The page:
Definition of aggrieve
1 : to give pain or trouble to : distress
2 : to inflict injury on
Recent Examples of aggrieve from the Web
Trump has been stewing all week, aggrieved by sharp media scrutiny of his decision to fire Comey and of his and his aides' ever-shifting explanations, and has been quick to blame his staff, according to several people who have spoken with him.
But Mr. Trump’s put-down was only one in a long list of squabbles that the president has engaged in over the past week with individuals or groups that have aggrieved him.
These example sentences are selected automatically from various online news sources to reflect current usage of the word 'aggrieve'. Views expressed in the examples do not represent the opinion of Merriam-Webster or its editors. Send us feedback.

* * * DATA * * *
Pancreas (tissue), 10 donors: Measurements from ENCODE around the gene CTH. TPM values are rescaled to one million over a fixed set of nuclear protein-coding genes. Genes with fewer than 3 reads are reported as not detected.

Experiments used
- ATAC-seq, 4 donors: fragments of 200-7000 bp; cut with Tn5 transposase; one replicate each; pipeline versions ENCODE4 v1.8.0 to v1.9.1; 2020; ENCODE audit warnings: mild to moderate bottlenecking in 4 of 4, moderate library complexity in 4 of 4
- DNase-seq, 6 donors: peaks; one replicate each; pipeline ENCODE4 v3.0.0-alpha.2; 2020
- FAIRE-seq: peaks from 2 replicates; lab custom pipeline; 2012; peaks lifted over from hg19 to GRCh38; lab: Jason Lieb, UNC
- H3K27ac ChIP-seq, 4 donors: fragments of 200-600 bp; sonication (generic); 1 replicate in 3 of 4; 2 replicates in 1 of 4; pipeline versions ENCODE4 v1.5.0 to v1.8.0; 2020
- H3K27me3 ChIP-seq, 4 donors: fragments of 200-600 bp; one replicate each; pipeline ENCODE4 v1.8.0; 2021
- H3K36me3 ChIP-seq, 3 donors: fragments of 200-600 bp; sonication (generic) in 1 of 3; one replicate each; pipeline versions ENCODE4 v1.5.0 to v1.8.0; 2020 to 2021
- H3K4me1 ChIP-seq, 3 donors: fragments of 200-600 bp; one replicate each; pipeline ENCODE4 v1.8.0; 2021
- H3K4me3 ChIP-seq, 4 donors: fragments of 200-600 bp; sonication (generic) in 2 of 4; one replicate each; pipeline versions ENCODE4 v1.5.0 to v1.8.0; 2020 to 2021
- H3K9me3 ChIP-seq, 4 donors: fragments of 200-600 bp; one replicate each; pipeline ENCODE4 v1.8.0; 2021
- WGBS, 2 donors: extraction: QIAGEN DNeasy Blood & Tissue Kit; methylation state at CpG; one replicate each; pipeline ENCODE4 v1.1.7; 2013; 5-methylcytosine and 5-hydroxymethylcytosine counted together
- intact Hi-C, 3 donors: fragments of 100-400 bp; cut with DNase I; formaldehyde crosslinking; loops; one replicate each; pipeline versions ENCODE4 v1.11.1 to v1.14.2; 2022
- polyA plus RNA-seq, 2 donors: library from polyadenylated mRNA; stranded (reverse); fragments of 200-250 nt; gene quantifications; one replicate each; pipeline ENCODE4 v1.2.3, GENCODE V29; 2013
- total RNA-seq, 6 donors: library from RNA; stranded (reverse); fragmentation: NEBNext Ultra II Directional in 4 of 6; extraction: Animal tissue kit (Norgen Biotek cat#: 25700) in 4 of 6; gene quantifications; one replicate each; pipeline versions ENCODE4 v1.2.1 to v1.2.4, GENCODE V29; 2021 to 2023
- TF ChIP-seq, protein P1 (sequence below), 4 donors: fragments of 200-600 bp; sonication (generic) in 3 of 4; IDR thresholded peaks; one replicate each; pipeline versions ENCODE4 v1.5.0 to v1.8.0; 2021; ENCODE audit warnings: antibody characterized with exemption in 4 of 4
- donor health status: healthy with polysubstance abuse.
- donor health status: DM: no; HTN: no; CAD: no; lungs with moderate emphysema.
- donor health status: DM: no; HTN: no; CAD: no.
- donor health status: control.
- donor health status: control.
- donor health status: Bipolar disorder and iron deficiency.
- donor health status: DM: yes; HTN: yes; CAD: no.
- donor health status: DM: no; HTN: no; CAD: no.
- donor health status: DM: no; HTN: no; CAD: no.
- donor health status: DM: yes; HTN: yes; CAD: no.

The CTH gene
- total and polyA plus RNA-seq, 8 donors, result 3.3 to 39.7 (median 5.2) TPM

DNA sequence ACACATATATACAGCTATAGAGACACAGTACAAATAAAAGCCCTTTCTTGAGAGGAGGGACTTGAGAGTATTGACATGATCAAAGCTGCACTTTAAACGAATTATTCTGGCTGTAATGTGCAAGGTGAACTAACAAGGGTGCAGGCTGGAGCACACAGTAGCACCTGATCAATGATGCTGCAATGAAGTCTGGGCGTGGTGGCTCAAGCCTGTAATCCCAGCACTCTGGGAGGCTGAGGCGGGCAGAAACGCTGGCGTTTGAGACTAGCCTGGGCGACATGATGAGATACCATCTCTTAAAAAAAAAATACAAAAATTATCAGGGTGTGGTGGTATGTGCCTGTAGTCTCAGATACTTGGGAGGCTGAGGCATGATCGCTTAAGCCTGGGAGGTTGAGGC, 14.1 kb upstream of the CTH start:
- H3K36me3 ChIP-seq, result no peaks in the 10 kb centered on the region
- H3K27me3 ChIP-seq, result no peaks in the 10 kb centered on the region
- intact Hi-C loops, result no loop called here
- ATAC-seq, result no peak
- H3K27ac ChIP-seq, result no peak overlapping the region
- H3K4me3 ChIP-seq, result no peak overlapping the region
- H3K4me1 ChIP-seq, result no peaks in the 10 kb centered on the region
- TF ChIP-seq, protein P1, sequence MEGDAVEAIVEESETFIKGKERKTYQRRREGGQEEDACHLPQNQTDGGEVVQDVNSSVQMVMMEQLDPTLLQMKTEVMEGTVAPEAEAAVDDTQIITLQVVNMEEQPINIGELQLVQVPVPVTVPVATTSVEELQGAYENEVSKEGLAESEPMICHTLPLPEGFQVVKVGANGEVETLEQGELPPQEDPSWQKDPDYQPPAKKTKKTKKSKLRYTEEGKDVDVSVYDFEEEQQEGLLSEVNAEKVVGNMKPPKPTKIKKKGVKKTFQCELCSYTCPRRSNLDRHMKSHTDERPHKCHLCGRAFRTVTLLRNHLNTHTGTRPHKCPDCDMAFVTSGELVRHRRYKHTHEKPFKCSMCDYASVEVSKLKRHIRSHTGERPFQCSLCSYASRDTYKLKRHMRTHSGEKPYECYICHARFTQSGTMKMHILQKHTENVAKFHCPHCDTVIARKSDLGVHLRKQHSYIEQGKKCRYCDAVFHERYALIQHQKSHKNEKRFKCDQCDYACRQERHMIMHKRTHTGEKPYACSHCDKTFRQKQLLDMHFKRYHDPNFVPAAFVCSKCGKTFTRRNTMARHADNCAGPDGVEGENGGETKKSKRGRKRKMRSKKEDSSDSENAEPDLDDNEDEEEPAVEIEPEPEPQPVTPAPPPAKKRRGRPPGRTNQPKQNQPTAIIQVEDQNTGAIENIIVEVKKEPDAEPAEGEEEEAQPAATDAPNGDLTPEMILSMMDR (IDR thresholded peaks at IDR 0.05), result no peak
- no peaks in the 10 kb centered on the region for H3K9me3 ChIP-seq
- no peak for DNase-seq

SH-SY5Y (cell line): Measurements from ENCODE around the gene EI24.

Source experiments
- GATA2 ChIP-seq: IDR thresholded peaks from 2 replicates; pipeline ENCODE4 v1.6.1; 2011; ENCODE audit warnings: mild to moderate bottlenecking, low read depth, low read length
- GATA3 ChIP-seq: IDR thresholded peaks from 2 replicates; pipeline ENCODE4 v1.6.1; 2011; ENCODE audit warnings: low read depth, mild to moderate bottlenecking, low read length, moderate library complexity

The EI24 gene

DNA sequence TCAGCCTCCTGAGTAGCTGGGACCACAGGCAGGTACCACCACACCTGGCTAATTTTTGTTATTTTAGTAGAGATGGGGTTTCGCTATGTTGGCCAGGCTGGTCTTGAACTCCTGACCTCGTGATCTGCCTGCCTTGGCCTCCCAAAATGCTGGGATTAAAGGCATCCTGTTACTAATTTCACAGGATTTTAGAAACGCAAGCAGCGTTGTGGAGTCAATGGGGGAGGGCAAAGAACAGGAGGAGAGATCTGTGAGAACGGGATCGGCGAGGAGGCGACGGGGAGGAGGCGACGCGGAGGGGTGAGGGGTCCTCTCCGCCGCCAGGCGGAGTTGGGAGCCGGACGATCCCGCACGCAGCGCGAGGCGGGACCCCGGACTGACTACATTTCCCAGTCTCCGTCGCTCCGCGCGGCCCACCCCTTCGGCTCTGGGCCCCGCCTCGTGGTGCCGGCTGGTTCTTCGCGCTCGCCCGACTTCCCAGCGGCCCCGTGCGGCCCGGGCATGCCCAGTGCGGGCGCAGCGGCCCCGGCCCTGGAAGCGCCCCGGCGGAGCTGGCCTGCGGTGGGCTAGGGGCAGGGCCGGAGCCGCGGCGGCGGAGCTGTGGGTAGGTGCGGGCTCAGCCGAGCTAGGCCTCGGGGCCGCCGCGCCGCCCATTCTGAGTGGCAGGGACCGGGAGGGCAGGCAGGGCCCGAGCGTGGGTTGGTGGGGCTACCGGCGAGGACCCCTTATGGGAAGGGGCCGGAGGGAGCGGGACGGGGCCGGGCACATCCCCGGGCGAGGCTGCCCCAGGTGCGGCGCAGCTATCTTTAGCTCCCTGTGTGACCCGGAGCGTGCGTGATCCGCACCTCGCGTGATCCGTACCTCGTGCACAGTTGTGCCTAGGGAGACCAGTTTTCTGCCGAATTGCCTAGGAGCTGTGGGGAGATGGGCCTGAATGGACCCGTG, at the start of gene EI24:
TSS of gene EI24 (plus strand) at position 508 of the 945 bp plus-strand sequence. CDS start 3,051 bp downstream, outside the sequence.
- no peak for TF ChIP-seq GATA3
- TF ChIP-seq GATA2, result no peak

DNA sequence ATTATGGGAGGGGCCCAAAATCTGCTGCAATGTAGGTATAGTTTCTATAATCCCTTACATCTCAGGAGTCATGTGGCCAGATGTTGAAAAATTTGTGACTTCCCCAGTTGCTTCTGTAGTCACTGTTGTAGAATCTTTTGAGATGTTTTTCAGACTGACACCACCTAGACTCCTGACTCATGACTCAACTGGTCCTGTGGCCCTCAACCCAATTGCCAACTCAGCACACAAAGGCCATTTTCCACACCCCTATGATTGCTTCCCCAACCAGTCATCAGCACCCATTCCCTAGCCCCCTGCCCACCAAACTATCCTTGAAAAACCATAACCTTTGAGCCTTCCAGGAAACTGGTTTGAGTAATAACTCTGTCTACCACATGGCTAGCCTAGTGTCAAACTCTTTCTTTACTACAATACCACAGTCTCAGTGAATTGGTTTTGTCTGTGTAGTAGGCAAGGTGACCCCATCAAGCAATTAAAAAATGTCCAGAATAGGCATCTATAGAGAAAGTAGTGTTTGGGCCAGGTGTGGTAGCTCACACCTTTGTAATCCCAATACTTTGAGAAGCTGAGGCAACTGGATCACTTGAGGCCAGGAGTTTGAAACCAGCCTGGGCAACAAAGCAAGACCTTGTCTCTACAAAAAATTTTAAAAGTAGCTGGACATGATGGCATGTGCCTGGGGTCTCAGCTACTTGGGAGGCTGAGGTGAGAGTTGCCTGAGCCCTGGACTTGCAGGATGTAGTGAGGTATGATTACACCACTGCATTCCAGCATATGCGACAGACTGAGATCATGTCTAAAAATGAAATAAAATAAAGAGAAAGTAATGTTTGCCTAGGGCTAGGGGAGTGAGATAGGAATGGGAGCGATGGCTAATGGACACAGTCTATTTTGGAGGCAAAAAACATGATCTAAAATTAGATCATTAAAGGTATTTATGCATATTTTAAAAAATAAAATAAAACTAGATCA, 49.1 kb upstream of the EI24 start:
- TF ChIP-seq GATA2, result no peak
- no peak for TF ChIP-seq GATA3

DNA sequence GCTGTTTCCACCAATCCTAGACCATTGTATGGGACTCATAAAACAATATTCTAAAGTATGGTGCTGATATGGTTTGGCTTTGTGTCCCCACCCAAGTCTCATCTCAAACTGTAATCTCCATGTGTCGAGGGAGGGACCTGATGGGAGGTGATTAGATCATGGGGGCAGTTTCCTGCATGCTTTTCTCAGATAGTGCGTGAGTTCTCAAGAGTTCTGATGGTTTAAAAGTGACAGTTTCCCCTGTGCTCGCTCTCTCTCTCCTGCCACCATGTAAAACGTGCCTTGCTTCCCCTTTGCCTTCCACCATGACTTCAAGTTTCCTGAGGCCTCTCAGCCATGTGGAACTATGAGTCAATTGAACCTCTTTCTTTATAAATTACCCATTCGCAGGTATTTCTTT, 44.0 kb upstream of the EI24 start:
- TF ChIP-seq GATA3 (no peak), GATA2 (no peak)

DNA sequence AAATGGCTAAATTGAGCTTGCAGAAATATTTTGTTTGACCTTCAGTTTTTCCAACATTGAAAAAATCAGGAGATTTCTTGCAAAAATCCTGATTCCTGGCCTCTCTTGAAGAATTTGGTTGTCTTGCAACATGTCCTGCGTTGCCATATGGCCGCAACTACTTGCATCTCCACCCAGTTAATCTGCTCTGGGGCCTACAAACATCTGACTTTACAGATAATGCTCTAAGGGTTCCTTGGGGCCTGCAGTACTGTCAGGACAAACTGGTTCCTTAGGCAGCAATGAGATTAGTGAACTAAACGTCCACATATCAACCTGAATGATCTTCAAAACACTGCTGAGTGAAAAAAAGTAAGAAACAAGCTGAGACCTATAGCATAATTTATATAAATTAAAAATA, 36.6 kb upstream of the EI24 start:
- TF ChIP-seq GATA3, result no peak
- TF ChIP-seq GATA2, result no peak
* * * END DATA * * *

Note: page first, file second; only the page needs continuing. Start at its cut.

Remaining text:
Origin and Etymology of aggrieve
Middle English agreven, from Anglo-French agrever, from Latin aggravare to make heavier
First Known Use: 14th centurySee Words from the same year
Synonym Discussion of aggrieve
Legal Definition of aggrieve
: to inflict injury on: as a : to adversely affect the interests of was not the party aggrieved by the exemption b : to infringe or deny the rights of a person aggrieved by an unlawful search and seizure — Federal Rules of Criminal Procedure Rule 41(g)
Learn More about aggrieve
Seen and Heard
What made you want to look up aggrieve? Please tell us where you read or heard it (including the quote, if possible).